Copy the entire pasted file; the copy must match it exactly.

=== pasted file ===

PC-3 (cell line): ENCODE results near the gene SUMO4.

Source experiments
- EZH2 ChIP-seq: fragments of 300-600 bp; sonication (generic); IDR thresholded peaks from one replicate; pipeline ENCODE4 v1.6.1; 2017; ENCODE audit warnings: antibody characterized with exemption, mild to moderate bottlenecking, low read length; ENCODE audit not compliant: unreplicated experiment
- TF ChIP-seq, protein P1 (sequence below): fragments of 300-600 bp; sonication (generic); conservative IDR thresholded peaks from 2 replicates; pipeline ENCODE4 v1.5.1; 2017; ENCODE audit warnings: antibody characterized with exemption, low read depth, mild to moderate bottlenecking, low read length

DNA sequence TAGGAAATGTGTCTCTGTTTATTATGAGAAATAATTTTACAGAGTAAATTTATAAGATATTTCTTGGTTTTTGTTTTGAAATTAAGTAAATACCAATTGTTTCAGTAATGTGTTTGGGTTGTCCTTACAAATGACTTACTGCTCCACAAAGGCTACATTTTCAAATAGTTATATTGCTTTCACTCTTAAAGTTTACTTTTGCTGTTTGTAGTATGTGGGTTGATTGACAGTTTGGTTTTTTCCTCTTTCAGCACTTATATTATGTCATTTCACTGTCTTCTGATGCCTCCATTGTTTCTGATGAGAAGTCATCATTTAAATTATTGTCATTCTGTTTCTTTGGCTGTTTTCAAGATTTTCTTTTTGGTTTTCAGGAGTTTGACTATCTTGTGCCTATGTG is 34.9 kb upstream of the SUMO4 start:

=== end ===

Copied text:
PC-3 (cell line): ENCODE results near the gene SUMO4.

Source experiments
- EZH2 ChIP-seq: fragments of 300-600 bp; sonication (generic); IDR thresholded peaks from one replicate; pipeline ENCODE4 v1.6.1; 2017; ENCODE audit warnings: antibody characterized with exemption, mild to moderate bottlenecking, low read length; ENCODE audit not compliant: unreplicated experiment
- TF ChIP-seq, protein P1 (sequence below): fragments of 300-600 bp; sonication (generic); conservative IDR thresholded peaks from 2 replicates; pipeline ENCODE4 v1.5.1; 2017; ENCODE audit warnings: antibody characterized with exemption, low read depth, mild to moderate bottlenecking, low read length

DNA sequence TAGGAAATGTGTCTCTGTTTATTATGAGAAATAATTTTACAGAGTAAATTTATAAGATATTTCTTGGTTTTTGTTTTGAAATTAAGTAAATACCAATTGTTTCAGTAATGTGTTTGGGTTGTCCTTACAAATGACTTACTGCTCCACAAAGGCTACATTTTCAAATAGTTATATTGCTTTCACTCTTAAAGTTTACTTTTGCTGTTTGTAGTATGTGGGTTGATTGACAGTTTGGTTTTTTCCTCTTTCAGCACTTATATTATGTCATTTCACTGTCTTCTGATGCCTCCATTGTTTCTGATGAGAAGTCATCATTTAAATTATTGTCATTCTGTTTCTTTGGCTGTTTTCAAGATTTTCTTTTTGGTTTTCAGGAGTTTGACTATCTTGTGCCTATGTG is 34.9 kb upstream of the SUMO4 start: